Galaxy S9 puts focus on camera features
The Korean electronics giant unveiled the Galaxy S9 and the larger S9 Plus on Sunday at an unpacking event held before the annual Mobile World Congress that kicked off Monday in Barcelona, Spain.
Though the new phone looks like the preceding Galaxy S8 phone in hardware and design, Samsung did try to differentiate the latest Galaxy member by focusing on the cameras. The electronics giant has chosen “the camera, reimagined” as the marketing slogan for the new device.
A notable upgrade to the camera is the so-called Super Slow-mo feature, which allows users to capture blink-and-you’ll-miss-it moments in video about four times slower than existing mobile phone slow-motion technology, according to Samsung. The company increased the camera’s shutter speed to a whopping 960 frames per second. The camera app in the S8 was only able to capture 240 frames per second for slow-motion videos.
“The change was possible by downsizing super-speed image sensors so they can be mounted on smartphones,” a spokesperson from Samsung said.
The camera lenses were also improved so they can capture the best image even in low-light conditions. The dual aperture lenses - F1.5 and F2.4 - used in the rear camera of the S9 series automatically adjusts to lighting conditions and allows users to take the brightest-available shots on smartphones, Samsung said in a statement. The lower the aperture, the brighter the picture gets.
The F1.5 lens, according to Samsung, is the lowest-aperture lens applied to smartphones so far, and has 28 percent improved functionality compared to the F 1.7 lens used on the S8.
A feature highlighted as much as the upgraded cameras was the new augmented reality-based emojis - similar to the Animojis available on Apple’s iPhone X.
The cartoon-like human avatars are created based on the S9’s facial recognition technology. The phone analyzes 100 distinct facial features from a two-dimensional selfie taken by the device and generates a three-dimensional avatar that looks, sounds and acts like the user. Once the avatar is created, the phone also produces emoji stickers that can be used like emoticons on frequently used chat apps like KakaoTalk, Facebook and the phone’s built-in messaging app.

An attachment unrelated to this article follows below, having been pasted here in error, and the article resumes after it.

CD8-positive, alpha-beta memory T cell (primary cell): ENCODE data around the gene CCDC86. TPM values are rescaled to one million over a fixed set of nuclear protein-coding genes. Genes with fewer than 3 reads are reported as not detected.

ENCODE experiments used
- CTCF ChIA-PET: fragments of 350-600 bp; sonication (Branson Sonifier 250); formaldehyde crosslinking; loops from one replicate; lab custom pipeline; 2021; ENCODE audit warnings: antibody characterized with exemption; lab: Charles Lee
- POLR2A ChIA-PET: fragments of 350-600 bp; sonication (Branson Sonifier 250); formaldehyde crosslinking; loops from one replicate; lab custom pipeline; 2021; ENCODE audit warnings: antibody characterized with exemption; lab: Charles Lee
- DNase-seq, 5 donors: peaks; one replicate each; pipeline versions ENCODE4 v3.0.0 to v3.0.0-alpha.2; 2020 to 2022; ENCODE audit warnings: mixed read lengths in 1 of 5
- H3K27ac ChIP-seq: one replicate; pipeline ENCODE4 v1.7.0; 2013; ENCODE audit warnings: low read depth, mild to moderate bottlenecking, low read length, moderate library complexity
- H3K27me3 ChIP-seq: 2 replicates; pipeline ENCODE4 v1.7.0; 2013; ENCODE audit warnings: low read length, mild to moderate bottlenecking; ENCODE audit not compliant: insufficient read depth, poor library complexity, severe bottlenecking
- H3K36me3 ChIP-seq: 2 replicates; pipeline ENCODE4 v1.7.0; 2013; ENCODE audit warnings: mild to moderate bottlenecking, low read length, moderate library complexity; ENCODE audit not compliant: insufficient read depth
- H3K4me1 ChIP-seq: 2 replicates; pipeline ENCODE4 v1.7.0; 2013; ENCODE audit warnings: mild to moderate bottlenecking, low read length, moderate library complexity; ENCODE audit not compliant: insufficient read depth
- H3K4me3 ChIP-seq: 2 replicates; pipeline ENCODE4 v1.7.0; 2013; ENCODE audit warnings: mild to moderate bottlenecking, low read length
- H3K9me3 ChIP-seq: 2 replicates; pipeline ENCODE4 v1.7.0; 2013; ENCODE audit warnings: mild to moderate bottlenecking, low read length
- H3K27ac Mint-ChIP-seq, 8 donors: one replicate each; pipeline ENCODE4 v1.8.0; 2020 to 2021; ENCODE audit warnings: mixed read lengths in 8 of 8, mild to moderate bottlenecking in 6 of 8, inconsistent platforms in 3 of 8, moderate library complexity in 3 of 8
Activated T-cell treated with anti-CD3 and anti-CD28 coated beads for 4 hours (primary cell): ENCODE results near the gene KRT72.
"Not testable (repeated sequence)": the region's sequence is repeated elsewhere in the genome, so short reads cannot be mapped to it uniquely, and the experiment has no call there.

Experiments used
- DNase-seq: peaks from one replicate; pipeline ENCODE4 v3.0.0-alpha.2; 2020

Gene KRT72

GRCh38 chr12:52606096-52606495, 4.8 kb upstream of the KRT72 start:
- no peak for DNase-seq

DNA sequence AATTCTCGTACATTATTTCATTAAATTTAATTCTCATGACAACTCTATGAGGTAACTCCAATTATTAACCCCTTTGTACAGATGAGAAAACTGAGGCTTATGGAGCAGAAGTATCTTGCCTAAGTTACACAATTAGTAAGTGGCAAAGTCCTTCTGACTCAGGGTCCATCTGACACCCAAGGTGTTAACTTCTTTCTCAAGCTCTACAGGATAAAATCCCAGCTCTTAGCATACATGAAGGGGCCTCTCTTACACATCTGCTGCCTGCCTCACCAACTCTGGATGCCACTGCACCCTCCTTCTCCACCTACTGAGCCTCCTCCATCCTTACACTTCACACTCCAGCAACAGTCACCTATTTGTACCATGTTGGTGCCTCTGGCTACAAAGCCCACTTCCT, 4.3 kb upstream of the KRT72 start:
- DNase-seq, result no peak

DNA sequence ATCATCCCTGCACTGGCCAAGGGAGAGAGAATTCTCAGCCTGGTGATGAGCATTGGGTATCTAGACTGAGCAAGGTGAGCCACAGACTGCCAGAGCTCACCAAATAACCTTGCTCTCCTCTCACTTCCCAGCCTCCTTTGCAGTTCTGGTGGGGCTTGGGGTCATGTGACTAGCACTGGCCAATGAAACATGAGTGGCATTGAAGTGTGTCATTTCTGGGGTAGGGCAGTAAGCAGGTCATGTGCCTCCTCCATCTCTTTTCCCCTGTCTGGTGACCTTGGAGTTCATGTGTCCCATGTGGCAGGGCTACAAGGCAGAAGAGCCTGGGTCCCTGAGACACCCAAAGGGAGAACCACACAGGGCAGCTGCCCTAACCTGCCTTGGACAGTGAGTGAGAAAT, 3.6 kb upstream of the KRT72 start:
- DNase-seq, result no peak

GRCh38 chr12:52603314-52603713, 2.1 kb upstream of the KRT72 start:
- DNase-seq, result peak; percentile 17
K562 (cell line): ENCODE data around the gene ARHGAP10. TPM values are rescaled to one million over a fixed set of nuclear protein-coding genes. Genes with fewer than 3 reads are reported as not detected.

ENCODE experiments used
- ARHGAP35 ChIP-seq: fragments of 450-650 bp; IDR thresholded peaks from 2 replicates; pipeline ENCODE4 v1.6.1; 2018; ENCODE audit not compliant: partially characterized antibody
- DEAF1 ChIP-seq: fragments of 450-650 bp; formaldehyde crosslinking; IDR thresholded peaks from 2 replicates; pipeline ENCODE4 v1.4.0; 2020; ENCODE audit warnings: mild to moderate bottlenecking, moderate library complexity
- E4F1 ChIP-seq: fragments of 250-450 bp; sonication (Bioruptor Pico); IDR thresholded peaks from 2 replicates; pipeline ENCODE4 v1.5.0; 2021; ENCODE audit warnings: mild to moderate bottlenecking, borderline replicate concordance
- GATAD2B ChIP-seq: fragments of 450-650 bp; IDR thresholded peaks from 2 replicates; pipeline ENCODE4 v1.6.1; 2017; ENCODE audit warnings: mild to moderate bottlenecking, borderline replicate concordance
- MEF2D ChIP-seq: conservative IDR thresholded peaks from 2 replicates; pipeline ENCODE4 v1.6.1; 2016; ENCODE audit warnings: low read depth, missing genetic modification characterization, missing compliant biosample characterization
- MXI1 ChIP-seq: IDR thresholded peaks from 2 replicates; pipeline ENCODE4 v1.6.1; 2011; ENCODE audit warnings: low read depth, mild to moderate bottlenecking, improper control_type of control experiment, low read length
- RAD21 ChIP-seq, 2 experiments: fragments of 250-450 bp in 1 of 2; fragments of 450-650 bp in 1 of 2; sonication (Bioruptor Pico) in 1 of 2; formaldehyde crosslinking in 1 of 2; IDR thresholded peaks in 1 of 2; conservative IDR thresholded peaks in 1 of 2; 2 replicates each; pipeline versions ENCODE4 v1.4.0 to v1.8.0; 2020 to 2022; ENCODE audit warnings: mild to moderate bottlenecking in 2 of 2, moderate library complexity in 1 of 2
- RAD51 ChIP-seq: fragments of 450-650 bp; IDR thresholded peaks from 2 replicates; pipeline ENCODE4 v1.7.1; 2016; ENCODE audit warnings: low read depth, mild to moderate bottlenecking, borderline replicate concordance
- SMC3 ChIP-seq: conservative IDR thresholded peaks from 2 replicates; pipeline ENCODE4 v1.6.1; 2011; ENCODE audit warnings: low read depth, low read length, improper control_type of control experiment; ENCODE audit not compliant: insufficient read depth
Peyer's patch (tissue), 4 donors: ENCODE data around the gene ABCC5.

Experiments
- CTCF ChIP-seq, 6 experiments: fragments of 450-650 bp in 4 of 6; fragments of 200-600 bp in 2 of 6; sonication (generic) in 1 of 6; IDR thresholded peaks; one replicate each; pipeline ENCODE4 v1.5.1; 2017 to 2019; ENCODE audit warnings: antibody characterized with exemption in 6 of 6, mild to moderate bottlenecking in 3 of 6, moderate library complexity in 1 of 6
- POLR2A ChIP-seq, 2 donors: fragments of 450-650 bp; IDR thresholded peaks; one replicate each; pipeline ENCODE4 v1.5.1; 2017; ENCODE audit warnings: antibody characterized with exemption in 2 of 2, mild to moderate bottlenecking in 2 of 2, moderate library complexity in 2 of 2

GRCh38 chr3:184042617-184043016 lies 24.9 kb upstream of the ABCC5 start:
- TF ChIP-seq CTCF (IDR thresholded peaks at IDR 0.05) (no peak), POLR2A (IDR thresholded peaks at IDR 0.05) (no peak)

“The way we use our smartphones has changed as communication and self-expression has evolved,” said Koh Dong-jin president and head of the IT and mobile communications division at Samsung Electronics. “Galaxy S9 and S9 Plus…are designed to help them connect to others and express themselves in a way that’s unique and personal to them.”
Samsung also showed off Bixby Vision, the integration of the company’s artificial intelligence platform Bixby into the camera app. The service offers users a direct translation of menus or street signs just by scanning the phrases with the camera app’s text mode. The AI also gives calorie information when scanning food and shopping information for certain products.
Despite expectations, a new version of Bixby, or Bixby 2.0, wasn’t introduced on the new devices. A delay in development is the most likely reason. In its current version, Bixby Vision seems to offer services similar to Google’s Word Lens.
The new phone also comes with a sound system from Samsung-affiliate Harman International. A dual stereo speaker tuned by Harman’s audio brand AKG gives an immersive sound experience to customers, according to Samsung. It is the first time dual speakers have been mounted on a Galaxy device.
Analysts projected sales of the S9 will hit about 40 million units within this year, a little more than the sales recorded by the S8 but still quite a moderate outlook.
“I think the S9 will sell a bit better than the S8, however 40 million units is still quite a moderate number compared to previous Samsung phones,” said Lee Seung-woo, an analyst from Eugene Investment & Securities. “The projection is based on expectations that growth of the smartphone market will be quite slow in the early half of this year.”
The Galaxy S9 starts with a 957,000 won ($890) price tag in Korea, while the S9 Plus will cost 1,056,000 won - both prices for the 64 gigabyte models. Korean mobile carriers are offering different discount packages depending on users’ phone plans and purchase options.
BY KIM JEE-HEE [firstname.lastname@example.org]